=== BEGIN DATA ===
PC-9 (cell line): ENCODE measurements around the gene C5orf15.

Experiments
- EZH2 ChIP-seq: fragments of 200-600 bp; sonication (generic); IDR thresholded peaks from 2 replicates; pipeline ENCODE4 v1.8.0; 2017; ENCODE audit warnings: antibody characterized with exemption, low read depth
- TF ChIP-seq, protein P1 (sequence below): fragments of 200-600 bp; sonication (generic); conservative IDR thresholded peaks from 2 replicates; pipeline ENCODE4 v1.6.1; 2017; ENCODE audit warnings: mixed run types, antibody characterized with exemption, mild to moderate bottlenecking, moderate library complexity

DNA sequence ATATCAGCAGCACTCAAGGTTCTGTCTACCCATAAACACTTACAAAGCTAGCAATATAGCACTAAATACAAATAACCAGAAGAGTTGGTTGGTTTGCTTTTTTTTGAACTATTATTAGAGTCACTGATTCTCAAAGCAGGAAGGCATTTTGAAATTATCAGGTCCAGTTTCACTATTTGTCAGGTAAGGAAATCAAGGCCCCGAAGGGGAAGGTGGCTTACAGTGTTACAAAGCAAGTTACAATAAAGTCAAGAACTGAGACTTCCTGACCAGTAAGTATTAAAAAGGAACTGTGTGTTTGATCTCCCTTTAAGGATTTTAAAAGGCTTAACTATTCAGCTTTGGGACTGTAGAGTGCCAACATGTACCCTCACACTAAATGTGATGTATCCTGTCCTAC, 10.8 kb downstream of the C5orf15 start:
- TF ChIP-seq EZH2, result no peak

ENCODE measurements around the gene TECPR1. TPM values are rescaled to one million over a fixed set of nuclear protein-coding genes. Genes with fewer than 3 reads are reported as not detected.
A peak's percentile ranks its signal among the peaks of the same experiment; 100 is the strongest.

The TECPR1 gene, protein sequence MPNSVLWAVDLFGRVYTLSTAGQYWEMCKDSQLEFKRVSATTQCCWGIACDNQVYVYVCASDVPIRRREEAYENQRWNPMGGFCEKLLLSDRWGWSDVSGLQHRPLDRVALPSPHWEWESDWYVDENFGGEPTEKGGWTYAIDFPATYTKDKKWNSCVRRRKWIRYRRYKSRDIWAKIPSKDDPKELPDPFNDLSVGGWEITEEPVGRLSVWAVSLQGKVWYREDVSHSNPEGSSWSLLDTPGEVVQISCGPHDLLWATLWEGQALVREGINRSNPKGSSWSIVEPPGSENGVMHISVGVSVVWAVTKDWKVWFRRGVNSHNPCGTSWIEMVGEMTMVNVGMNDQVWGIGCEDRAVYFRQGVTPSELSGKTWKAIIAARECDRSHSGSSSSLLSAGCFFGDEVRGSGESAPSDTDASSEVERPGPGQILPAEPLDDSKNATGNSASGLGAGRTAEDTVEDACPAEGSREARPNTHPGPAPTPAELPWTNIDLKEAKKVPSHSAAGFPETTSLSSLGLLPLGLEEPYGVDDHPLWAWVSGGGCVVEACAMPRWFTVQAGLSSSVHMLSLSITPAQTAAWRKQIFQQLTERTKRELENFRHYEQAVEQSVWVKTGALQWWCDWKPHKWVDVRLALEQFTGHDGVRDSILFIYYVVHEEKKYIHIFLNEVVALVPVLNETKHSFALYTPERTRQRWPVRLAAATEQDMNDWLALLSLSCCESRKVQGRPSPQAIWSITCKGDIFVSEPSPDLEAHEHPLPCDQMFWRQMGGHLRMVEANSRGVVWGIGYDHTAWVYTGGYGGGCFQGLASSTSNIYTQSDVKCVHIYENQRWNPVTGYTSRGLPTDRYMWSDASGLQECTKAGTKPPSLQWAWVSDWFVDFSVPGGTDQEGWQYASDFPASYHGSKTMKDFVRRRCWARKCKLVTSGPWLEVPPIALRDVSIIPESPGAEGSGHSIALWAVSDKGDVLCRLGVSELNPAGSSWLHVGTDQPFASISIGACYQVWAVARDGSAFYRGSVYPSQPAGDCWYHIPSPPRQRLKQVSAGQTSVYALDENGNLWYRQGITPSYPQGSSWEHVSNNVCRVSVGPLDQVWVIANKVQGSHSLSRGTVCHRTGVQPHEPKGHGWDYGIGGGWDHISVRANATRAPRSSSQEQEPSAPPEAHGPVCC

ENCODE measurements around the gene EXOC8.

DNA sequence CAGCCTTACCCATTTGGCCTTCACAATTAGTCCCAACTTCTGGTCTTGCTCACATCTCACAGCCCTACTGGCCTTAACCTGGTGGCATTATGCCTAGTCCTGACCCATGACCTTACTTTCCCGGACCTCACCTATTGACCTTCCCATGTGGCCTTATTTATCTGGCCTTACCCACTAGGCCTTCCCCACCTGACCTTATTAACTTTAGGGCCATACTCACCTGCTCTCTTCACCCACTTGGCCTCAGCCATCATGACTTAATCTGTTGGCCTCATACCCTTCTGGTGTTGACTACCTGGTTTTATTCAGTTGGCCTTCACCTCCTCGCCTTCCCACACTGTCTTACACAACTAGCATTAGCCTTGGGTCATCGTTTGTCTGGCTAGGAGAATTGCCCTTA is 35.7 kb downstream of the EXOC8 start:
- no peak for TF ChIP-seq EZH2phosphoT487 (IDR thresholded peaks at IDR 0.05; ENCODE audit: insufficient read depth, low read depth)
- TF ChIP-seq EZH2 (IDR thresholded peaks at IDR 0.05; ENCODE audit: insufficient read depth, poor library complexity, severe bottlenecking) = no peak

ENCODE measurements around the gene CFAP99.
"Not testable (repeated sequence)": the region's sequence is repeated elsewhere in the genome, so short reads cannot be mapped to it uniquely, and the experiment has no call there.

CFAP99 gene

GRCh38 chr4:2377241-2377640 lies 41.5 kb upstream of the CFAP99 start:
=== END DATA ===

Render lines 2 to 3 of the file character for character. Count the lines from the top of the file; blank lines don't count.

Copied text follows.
Experiments
- EZH2 ChIP-seq: fragments of 200-600 bp; sonication (generic); IDR thresholded peaks from 2 replicates; pipeline ENCODE4 v1.8.0; 2017; ENCODE audit warnings: antibody characterized with exemption, low read depth